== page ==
Please use this identifier to cite or link to this item: http://hdl.handle.net/10125/24976

#KeepOurLanguagesStrong: Indigenous Language Revitalization on Social Media during the Early COVID-19 Pandemic

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Title:#KeepOurLanguagesStrong: Indigenous Language Revitalization on Social Media during the Early COVID-19 Pandemic
Authors:Chew, Kari A. B.
Keywords:Indigenous language revitalization
COVID-19
social media
Date Issued:Apr 2021
Publisher:University of Hawaii Press
Citation:Chew, Kari A. B. 2021. #KeepOurLanguagesStrong: Indigenous Language Revitalization on Social Media during the Early COVID-19 Pandemic. Language Documentation & Conservation 15: 239-266.
Abstract:Indigenous communities, organizations, and individuals work tirelessly to #KeepOurLanguagesStrong. The COVID-19 pandemic was potentially detrimental to Indigenous language revitalization (ILR) as this mostly in-person work shifted online. This article shares findings from an analysis of public social media posts, dated March through July 2020 and primarily from Canada and the US, about ILR and the COVID-19 pandemic. The research team, affiliated with the NEȾOLṈEW̱ “one mind, one people” Indigenous language research partnership at the University of Victoria, identified six key themes of social media posts concerning ILR and the pandemic, including: 1. language promotion, 2. using Indigenous languages to talk about COVID-19, 3. trainings to support ILR, 4. language education, 5. creating and sharing language resources, and 6. information about ILR and COVID-19. Enacting the principle of reciprocity in Indigenous research, part of the research process was to create a short video to share research findings back to social media. This article presents a selection of slides from the video accompanied by an in-depth analysis of the themes. Written about the pandemic, during the pandemic, this article seeks to offer some insights and understandings of a time during which much is uncertain. Therefore, this article does not have a formal conclusion; rather, it closes with ideas about long-term implications and future research directions that can benefit ILR.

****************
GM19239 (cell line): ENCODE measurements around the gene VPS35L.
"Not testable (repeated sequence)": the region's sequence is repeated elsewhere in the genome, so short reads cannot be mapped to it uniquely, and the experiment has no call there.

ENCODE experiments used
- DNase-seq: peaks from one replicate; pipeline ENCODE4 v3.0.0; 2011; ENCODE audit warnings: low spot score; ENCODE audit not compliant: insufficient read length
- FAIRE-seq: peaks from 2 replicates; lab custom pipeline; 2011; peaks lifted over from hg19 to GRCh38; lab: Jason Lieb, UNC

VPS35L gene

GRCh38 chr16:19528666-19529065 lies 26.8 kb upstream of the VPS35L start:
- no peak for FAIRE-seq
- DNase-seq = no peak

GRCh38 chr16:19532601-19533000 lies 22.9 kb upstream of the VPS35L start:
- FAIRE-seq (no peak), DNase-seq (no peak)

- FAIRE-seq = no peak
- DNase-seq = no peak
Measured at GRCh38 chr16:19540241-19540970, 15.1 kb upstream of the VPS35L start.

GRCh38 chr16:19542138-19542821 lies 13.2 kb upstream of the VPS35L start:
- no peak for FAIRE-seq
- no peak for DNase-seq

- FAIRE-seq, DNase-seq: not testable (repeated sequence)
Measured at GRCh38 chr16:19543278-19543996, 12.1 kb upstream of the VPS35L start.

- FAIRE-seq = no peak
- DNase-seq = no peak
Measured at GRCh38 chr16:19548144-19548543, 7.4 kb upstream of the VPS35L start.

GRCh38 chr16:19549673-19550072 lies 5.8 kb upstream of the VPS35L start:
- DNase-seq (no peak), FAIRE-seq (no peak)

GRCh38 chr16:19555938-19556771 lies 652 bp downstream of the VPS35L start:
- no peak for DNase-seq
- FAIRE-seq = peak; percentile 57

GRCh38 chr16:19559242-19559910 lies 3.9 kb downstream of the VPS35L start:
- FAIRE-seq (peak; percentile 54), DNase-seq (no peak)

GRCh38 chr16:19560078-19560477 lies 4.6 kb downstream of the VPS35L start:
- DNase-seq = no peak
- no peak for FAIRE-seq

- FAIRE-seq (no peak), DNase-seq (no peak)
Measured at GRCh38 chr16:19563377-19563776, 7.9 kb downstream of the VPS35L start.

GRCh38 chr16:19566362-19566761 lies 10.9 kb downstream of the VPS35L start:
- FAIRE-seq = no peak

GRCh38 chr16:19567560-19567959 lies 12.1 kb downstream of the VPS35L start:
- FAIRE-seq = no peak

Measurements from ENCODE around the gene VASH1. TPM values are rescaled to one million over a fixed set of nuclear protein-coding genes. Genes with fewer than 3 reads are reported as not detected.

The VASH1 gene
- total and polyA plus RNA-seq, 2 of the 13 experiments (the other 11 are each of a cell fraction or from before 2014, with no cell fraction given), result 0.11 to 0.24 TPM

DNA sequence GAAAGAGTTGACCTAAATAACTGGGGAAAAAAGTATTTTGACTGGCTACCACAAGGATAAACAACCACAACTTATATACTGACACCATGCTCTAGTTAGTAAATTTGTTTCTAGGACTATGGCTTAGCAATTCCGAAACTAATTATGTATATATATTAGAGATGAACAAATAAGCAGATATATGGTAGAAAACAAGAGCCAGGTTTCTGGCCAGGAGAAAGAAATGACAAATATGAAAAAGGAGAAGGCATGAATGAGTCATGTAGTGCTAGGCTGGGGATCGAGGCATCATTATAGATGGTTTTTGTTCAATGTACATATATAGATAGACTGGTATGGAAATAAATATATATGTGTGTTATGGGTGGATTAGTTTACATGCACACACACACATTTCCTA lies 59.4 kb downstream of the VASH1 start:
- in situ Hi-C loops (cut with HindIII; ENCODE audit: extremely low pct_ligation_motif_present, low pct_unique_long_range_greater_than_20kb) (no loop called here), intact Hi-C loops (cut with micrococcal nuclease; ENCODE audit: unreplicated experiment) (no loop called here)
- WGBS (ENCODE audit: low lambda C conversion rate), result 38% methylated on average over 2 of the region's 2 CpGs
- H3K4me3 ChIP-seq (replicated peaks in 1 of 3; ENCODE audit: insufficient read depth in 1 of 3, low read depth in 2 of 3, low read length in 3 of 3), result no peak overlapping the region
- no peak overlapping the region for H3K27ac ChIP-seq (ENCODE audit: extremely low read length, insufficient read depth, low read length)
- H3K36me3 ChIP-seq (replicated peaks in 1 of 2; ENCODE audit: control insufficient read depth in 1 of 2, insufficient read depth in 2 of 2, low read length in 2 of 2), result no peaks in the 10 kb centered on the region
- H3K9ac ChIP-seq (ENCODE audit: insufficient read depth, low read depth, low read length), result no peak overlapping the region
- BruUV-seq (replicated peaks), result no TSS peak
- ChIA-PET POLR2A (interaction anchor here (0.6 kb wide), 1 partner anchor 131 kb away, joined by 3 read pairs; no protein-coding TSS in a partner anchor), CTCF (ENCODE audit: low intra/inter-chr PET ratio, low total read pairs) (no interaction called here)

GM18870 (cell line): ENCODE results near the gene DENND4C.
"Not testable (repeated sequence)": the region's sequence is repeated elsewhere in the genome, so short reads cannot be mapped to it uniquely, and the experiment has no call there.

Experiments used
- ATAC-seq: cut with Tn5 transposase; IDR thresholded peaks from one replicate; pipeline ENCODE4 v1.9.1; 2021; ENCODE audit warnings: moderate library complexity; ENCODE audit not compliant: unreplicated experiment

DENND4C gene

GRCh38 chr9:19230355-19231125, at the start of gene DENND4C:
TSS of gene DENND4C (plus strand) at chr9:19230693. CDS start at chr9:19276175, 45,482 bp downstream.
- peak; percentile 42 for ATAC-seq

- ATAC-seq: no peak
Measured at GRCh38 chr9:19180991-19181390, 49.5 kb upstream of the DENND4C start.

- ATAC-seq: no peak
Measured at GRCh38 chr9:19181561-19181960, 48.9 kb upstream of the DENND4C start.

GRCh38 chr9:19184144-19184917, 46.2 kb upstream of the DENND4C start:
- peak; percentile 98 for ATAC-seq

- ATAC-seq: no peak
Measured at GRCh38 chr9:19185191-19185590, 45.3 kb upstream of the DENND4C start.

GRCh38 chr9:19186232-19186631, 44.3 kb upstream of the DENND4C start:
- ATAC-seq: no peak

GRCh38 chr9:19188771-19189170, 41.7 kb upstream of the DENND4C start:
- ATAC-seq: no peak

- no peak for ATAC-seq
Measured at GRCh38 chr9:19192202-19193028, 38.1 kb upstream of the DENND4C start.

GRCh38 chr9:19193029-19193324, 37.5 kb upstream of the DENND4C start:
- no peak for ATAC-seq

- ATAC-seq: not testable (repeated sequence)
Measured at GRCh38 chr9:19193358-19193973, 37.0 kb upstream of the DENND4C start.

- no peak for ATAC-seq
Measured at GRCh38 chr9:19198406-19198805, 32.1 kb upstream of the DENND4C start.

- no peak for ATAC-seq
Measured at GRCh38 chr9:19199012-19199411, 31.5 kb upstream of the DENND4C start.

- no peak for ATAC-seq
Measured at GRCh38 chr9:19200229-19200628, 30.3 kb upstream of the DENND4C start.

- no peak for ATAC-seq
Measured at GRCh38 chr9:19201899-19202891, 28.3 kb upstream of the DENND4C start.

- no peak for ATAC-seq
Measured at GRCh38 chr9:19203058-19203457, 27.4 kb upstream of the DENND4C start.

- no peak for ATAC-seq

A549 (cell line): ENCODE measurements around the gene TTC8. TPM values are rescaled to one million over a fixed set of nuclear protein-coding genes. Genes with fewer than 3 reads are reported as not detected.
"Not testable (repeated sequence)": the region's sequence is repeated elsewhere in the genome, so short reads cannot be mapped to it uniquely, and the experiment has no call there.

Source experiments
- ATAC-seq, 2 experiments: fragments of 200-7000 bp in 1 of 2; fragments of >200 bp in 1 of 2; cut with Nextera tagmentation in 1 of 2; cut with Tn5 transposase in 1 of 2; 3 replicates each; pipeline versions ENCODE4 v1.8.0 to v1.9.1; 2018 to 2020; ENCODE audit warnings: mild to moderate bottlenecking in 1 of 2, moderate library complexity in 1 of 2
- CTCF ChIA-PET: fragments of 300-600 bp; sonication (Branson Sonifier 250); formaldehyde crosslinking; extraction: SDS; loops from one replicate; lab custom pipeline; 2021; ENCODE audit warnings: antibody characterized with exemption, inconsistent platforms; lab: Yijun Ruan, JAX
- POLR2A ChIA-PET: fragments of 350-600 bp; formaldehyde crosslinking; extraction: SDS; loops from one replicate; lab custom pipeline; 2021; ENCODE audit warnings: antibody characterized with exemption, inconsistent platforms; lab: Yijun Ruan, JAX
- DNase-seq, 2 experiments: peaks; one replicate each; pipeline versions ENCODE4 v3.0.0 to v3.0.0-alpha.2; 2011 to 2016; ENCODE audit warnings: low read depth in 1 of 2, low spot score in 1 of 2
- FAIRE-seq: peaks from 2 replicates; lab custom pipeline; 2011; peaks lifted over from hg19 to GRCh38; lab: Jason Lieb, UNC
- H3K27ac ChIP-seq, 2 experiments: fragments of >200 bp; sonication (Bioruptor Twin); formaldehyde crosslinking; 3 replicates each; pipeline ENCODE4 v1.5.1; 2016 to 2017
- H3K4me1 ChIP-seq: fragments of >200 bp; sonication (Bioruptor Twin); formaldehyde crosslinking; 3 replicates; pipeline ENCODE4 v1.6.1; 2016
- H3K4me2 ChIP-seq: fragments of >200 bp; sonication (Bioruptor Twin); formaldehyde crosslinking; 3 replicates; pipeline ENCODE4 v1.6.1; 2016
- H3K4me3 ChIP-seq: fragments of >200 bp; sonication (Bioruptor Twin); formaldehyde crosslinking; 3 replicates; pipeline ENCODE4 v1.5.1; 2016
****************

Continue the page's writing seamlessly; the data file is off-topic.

Pages/Duration:28 pages
URI:http://hdl.handle.net/10125/24976
ISSN:1934-5275
Rights:Creative Commons Attribution-NonCommercial 4.0 International
Attribution-NonCommercial 3.0 United States
http://creativecommons.org/licenses/by-nc/3.0/us/
Journal:Language Documentation & Conservation
Volume:15
Appears in Collections: Volume 15 : Language Documentation & Conservation


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